Athletics Director Maturi reflects on his long road to U

Than Tibbetts

Sue LaTendresse said she was having phone trouble Wednesday night, so she tried to call her office answering machine at 11 p.m. to see if her connection was bad. To her surprise, her boss, Athletics Director Joel Maturi, answered the phone.

“What are you doing there?” she asked him. “I told your wife you’d be home tonight.”

Although Maturi’s critics might doubt his coaching choices or stadium plans, they might be hard-pressed to find someone who questions his work ethic.

Maturi, 59, has been the University’s athletics director for two years. In that time, he has merged the men’s and women’s athletics departments, helped to launch a stadium campaign and dealt with an athlete’s death.

“He starts every day, goes running, and he’s at his desk at 6:30 (a.m.),” said LaTendresse, Maturi’s executive secretary.

Growing up

Maturi grew up in the Iron Range city of Chisholm, Minn., when the iron mining industry was booming and Iron Range cities reaped the benefits of a thriving economy.

Maturi recalled an area with great schools, good buildings and good teachers. Unfortunately, he said, he grew up very fearful of his father.

“If you ever saw the movie ‘The Godfather,’ that was my dad,” he said. “When we did something wrong, we went and saw Dad. That wasn’t good.”

Maturi said he was afraid to ask his father if he could borrow the family car. He said he would go to his mother and ask to have the car to drive to the library.

“She’d say, ‘Go ask your father,’ ” he said. “I went and put my coat on and I walked.”

Maturi described his mother as a brilliant woman, a great educator and a tremendous mother.

And, as he found out later, Maturi said his father wasn’t as tough as the Godfather image he put out.

“Thank God he lived long enough that I found out he was just a teddy bear,” he said.

Maturi said he knew early on what he hoped to do with his life.

His fourth-grade classmates and he were asked to write a paper on what they wanted to do when they were older, he said.

Maturi wrote his paper on being a coach.

“Now that’s,” he paused, “kind of amazing.”

Maturi credits Chisholm’s recreational and youth sports programs for starting his interest in coaching.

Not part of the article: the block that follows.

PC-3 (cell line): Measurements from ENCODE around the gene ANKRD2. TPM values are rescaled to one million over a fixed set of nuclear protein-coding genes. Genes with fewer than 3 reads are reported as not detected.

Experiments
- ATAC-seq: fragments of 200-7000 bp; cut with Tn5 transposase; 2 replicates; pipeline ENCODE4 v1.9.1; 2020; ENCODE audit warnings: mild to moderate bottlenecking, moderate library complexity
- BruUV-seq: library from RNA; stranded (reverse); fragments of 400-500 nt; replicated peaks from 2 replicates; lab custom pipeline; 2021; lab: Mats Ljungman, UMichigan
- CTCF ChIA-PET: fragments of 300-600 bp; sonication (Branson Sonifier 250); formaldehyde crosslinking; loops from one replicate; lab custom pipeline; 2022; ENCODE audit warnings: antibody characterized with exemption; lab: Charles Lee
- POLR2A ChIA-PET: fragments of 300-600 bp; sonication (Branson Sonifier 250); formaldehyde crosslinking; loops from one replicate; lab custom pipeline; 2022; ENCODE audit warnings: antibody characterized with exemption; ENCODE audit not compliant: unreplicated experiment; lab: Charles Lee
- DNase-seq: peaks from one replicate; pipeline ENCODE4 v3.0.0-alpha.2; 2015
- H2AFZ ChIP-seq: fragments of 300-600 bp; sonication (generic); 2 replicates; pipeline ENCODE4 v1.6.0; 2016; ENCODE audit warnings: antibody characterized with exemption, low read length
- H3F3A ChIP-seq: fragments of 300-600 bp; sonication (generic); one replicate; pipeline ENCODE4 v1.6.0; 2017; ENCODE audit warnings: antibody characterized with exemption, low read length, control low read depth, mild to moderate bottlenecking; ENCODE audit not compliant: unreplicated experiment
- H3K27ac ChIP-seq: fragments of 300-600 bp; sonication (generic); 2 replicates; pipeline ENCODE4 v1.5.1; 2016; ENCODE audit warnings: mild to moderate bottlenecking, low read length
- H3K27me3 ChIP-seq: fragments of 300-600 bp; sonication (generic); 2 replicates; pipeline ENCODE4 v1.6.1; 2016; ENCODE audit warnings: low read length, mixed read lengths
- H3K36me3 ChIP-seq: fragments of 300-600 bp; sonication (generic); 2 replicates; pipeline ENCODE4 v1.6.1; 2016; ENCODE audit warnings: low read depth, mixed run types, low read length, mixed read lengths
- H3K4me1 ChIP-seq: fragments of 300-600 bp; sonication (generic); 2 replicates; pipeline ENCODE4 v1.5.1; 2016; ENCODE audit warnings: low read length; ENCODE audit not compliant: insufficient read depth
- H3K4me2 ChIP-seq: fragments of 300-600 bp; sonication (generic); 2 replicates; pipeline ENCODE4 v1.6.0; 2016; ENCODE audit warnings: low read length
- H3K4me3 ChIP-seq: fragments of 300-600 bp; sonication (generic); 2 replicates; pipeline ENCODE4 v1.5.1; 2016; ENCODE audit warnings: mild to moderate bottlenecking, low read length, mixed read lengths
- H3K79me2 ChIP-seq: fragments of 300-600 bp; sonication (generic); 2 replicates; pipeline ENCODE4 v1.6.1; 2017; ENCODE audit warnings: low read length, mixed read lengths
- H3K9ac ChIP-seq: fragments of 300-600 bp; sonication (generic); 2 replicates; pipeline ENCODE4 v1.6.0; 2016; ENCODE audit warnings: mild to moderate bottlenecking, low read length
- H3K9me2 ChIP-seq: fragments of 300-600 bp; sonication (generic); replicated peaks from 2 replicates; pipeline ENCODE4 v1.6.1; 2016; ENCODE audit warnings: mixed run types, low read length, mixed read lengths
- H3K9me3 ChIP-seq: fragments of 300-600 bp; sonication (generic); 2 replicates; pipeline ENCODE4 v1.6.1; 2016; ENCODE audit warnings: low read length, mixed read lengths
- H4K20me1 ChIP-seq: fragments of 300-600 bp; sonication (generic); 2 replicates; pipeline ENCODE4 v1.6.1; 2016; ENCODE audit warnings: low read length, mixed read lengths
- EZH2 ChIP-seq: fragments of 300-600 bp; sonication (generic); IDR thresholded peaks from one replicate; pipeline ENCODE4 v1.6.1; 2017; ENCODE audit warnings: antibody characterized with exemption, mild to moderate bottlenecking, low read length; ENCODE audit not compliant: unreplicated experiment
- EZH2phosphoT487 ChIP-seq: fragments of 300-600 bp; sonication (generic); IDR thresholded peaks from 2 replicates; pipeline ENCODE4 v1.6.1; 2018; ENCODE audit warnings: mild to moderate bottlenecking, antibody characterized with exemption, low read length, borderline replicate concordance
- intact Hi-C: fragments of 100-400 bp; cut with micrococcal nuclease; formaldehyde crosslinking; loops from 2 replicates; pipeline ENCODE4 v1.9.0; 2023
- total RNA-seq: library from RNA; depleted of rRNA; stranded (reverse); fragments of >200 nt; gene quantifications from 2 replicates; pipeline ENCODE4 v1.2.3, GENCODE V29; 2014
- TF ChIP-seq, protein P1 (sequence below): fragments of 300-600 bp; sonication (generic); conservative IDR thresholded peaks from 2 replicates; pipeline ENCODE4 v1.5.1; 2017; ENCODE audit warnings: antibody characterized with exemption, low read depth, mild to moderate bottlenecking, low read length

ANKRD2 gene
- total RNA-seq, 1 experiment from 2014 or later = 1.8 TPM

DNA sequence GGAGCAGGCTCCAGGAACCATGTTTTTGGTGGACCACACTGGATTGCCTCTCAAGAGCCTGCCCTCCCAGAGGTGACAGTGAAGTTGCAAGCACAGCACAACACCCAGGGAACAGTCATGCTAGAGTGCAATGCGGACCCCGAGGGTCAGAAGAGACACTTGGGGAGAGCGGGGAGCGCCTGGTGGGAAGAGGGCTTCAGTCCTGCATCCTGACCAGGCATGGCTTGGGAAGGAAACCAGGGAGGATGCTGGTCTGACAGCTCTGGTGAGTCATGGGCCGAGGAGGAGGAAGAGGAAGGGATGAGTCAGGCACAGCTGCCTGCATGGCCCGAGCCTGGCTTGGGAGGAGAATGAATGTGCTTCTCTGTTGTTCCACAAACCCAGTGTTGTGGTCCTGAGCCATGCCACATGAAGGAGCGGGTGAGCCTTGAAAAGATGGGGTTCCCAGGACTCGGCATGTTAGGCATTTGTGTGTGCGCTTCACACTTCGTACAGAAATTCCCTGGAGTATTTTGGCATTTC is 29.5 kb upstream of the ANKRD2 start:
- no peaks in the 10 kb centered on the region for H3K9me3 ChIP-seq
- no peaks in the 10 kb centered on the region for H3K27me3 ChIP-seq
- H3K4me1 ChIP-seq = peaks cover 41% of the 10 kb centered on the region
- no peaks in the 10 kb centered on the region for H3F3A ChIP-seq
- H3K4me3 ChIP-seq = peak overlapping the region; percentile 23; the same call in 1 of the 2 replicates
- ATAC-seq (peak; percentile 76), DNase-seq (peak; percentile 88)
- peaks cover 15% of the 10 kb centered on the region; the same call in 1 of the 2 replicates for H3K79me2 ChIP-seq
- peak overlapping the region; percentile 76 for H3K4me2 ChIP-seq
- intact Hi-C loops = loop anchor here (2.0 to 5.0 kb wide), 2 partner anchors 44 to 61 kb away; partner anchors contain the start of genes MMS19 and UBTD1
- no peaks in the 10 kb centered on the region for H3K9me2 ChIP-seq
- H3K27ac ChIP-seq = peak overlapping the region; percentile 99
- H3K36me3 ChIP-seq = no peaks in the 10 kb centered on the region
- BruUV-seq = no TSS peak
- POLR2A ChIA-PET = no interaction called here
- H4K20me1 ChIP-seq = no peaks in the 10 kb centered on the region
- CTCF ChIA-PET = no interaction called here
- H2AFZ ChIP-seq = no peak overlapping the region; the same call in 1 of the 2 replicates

Maturi played football, basketball and baseball at Chisholm High School, and he helped coach younger children in the sports programs.

The road to Minnesota

At one of his first coaching jobs at Edgewood High School, in Madison, Wis., Maturi worked his way up the ranks from assistant basketball and football coach to athletics director and assistant principal. Perhaps in a bit of foreshadowing, the school’s colors were maroon and gold.

After 18 years at Edgewood, Maturi said, he was ready to move on.

A year later, Maturi said, he received a call from the University of Wisconsin and joined the ranks of collegiate athletics directorship.

From there, Maturi spent two years as athletics director at the University of Denver, a decision that he now questions.

“If I were to change anything in my life, I probably wouldn’t have gone there,” Maturi said. “It was hard on my family, harder than I ever expected, especially on my daughter, Annie.”

Lois Maturi, Joel Maturi’s wife, also said moving has been challenging.

“It was some transitioning because I had lived in Madison for nearly my whole life,” she said.

From Denver, Joel Maturi became the athletics director at the University of Miami-Ohio.

Joel Maturi said he told the University of Miami-Ohio’s president that he would only leave if he had the chance to be the athletics director at the University of Wisconsin, his alma mater the University of Notre Dame or the University of Minnesota.

“And interestingly enough, a search firm called me and asked if I was interested in being the (athletics director) in Minnesota,” he said.

Joel Maturi started his job at the University of Minnesota on Aug. 2, 2002.

A life of sport

Baseball coach John Anderson said that Joel Maturi has a full plate at the University of Minnesota.

“He’s got lots of energy. He’s willing to put his time in,” Anderson said.

Joel Maturi said the only way he knows how to win is to work harder.

“I don’t claim to be smarter than the next guy. So if I’m not smarter, I’d better work harder,” he said.

Mark Maturi, Joel Maturi’s son, said sports run in the family.

“I can only count two major family trips that were not associated with athletic events – Europe and Disney World,” Mark Maturi said.

Katie Maturi, Joel Maturi’s daughter, said her father and her uncles will play cards or bocce ball and spend hours disputing one play.

“You’ll never meet anyone more competitive than I am,” Joel Maturi said. “But that doesn’t mean I don’t understand that sometimes you win and sometimes you lose.”

Lois Maturi said she thinks her husband married the right person because she loves going to all the games.

“He got into the A.D. business sort of sideways, but he’s good at it, I think,” she said.

Joel Maturi said he still misses coaching.

“If I live long enough,” he said. “I’ll go back to it. I’ll retire and go volunteer someplace.”